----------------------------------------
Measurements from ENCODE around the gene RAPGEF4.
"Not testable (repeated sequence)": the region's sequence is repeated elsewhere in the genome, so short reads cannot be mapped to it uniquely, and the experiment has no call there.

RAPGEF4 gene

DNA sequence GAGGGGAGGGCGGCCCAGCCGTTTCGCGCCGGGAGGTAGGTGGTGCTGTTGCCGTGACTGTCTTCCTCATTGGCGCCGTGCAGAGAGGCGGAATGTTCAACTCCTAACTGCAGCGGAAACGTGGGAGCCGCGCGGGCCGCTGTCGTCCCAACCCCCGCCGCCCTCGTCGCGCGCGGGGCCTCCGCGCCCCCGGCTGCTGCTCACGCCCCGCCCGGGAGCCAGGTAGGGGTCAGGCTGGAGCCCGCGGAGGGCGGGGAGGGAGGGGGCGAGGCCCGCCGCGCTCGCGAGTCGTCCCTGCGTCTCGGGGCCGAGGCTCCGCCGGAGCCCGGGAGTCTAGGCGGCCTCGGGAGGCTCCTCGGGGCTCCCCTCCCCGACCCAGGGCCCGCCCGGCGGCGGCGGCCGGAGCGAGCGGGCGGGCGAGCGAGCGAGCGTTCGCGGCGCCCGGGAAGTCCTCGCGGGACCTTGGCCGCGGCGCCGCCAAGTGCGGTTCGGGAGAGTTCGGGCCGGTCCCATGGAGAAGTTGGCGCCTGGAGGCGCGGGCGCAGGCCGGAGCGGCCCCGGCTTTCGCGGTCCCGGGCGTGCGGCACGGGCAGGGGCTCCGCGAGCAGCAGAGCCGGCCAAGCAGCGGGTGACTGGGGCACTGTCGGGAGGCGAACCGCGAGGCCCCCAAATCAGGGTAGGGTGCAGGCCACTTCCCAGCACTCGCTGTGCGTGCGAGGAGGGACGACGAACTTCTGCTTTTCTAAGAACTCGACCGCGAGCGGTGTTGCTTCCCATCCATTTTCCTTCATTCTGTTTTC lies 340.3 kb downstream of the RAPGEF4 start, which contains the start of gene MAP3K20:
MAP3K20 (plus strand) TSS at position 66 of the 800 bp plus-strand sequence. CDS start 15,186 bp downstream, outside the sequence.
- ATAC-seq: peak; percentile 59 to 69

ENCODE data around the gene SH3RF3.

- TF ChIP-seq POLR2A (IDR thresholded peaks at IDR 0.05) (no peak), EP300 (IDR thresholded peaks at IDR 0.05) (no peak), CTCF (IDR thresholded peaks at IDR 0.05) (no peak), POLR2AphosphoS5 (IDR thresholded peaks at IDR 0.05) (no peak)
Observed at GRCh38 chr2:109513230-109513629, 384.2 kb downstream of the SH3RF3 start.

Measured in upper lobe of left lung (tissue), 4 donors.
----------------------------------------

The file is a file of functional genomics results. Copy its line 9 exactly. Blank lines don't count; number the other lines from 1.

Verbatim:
Observed at GRCh38 chr2:109513230-109513629, 384.2 kb downstream of the SH3RF3 start.